I don’t know the best solution, and am happy to hear from others. What I do know is that if we come out the other side of the pandemic without having talked about this, we have failed to plan for the future and ensure an effective and equitable transportation system.

Dr. Destiny Thomas (@DrDesThePlanner) posted on Twitter today that if we are serious about bicycling as an alternative during these times, we need to address how to get bikes into the hands of those who don’t have them and can’t afford them. I agree!

Join the conversation! 4 Comments

  1. I’d like to see some evidence that there are/were people using Jump bikes because they could not afford anything else. I doubt there are more than a very few. Any user has to have a smart phone and be technically aware. I suspect the biggest user class is students or recent students who use this as a supplement. I’m not saying that the bikes were not useful; they were. But their removal is not persecution of the poor.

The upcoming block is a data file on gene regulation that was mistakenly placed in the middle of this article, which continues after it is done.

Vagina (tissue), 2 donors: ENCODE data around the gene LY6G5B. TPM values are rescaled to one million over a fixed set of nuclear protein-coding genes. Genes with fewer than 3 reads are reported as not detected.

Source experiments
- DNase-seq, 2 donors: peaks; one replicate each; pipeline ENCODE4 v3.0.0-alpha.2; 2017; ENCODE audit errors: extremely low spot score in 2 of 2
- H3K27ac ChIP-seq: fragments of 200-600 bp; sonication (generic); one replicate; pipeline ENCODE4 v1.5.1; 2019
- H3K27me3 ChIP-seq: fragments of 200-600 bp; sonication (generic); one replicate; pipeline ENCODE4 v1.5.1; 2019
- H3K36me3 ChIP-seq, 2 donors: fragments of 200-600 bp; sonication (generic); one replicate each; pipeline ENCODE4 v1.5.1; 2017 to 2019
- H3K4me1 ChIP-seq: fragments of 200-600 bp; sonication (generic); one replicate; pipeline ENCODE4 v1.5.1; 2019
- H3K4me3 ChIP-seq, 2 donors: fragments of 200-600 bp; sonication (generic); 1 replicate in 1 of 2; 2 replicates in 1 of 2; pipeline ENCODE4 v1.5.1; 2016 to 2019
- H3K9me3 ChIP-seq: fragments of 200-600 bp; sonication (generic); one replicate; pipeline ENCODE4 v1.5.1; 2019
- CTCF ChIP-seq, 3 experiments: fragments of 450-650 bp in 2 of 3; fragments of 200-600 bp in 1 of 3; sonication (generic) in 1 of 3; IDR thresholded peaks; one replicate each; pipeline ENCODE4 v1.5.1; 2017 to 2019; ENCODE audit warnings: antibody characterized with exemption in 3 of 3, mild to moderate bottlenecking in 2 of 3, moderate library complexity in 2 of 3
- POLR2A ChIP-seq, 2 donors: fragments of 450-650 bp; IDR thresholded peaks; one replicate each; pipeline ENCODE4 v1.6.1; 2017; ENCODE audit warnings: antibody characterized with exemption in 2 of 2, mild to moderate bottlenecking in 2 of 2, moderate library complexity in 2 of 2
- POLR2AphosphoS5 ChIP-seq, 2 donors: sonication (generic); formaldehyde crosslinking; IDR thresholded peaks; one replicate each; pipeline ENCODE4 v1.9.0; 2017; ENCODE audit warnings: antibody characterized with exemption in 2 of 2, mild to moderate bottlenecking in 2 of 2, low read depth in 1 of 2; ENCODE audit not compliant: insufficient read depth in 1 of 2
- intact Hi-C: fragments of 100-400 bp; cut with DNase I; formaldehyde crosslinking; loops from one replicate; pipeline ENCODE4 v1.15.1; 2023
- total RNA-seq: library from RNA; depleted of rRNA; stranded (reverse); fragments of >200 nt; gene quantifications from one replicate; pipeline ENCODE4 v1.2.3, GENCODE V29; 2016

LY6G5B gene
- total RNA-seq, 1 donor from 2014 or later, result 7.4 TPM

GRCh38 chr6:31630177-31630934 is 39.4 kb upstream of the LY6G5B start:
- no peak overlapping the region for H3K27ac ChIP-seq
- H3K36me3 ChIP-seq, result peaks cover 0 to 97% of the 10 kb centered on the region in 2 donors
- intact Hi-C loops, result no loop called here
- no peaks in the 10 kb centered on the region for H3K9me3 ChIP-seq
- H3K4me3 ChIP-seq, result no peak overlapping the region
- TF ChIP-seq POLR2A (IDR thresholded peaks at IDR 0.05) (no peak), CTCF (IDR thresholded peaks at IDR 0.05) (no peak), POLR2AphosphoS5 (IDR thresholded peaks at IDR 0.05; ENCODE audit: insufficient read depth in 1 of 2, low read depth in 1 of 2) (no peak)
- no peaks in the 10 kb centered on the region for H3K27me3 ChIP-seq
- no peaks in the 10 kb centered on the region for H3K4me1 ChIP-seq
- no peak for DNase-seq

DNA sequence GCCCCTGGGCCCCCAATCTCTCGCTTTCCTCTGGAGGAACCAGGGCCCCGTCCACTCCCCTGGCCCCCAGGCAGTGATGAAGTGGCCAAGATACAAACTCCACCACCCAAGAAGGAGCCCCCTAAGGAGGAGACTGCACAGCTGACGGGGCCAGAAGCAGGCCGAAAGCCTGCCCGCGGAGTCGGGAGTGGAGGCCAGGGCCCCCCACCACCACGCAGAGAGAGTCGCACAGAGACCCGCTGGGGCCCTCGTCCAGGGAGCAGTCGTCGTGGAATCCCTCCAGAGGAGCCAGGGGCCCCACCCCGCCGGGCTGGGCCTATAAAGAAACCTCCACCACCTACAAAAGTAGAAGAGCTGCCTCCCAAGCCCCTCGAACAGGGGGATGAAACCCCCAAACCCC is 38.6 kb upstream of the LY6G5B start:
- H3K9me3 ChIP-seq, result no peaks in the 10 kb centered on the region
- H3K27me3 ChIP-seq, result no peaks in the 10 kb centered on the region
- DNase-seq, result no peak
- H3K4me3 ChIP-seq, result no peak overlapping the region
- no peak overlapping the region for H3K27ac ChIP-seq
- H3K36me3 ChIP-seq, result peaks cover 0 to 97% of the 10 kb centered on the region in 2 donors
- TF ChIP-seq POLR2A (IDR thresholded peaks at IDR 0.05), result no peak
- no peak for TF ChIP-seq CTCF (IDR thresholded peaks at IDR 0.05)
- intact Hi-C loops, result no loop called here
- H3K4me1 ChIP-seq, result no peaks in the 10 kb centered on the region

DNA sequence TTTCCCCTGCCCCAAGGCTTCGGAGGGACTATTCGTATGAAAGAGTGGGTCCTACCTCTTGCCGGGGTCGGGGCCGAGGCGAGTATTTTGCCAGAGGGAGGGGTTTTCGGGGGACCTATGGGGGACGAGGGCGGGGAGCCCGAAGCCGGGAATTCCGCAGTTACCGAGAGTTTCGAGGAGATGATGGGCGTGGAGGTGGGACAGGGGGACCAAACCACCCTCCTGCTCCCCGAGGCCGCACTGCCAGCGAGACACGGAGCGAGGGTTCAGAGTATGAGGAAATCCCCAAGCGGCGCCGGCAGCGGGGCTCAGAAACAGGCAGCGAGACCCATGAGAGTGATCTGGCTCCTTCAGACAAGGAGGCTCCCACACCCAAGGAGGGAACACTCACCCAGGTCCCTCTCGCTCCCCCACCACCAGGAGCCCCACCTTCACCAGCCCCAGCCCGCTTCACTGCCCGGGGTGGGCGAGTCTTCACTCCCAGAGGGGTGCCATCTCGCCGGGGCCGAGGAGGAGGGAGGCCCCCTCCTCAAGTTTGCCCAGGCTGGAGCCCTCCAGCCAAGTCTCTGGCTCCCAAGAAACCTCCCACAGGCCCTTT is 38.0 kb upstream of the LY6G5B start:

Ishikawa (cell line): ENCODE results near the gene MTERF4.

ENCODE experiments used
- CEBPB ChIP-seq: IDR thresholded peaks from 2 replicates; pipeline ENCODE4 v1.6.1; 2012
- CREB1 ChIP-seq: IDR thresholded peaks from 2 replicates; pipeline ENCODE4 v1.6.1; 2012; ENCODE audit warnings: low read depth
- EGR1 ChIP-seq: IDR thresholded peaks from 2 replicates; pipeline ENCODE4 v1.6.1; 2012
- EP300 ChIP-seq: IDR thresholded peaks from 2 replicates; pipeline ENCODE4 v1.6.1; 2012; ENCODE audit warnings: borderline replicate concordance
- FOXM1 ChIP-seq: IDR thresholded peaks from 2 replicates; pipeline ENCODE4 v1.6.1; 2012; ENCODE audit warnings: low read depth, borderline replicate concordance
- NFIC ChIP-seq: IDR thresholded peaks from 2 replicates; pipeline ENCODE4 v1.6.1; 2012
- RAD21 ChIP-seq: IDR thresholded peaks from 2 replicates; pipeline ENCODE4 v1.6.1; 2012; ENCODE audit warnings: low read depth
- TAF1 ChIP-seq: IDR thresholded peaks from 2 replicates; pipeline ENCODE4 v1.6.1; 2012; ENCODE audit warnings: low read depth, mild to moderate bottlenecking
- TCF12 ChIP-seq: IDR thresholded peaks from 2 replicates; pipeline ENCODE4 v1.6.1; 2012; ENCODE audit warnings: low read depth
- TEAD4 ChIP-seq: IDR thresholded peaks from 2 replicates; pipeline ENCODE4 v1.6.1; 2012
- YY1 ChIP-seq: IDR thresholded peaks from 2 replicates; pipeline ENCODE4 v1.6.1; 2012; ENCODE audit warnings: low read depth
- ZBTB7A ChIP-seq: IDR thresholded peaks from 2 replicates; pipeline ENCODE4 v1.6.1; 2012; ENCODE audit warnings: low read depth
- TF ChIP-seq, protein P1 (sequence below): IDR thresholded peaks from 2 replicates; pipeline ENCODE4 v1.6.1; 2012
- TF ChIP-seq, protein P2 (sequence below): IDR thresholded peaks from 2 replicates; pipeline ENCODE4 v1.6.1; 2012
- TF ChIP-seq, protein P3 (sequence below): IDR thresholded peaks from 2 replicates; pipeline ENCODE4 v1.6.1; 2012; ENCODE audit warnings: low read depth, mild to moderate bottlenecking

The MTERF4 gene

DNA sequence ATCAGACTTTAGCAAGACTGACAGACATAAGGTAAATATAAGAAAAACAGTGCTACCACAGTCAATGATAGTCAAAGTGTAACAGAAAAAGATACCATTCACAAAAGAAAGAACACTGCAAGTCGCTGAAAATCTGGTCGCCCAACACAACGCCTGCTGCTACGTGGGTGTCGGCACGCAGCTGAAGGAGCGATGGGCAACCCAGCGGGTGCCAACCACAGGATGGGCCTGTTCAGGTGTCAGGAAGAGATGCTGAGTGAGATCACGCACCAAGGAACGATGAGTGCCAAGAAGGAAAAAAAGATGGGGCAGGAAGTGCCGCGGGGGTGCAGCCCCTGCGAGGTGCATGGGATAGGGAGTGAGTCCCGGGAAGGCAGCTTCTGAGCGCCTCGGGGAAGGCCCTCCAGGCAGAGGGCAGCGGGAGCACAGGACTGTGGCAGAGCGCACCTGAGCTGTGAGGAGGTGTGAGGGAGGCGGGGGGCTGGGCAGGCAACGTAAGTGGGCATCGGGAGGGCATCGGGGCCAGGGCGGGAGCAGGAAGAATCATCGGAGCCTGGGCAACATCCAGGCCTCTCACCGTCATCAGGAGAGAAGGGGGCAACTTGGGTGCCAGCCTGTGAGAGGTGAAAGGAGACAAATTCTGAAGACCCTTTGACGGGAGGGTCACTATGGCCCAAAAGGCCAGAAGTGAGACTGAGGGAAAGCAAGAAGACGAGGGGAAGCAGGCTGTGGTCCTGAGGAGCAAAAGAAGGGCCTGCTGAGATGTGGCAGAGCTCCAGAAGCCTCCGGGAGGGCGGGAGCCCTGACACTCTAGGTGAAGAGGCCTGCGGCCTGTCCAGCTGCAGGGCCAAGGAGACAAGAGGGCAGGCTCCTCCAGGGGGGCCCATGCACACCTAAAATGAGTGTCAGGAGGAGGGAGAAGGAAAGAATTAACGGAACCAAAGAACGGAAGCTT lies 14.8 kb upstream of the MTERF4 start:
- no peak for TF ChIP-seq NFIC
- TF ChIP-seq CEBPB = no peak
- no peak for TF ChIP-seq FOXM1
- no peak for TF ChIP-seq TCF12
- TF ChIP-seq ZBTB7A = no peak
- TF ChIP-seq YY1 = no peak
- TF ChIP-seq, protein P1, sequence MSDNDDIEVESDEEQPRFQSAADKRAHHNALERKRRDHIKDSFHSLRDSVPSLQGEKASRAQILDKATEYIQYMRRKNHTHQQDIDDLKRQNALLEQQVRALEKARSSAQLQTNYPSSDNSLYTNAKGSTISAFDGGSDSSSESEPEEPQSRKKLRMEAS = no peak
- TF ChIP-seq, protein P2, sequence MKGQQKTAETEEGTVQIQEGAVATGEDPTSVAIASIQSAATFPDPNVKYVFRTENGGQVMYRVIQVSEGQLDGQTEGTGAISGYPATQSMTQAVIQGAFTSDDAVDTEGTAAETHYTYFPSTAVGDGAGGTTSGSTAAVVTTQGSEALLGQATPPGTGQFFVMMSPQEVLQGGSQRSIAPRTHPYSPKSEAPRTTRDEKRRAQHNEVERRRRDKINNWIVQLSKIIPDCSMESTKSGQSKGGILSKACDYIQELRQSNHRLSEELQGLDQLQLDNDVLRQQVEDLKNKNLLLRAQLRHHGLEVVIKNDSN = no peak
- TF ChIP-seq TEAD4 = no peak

Reply
    • I do not have evidence. JUMP does not release any information about its users, not even, so far as I know, participation in the Boost program. But I have observed many people who appeared to be low income and unhoused using the bikes. I work with low income families, and almost every one of them has a smart phone, even if they don’t have much else. It is often their only Internet access as many of them can’t afford home service. I also notice that a lot of unhoused folks have smart phones, one way of keeping in touch with their friends and family. So your assumption that most poor people don’t have smart phones is incorrect. I was disappointed when JUMP and then Uber went from a multiple rental option GPS/rental unit (the ones with the locking bar) to an app-only system, but that happened with the generation two JUMP bikes. I did not use the word persecuted. That is your interpretation. As I said, JUMP is a private company. But I think my point that the city needs to consider how it can maintain critical services during crises is perfectly reasonable.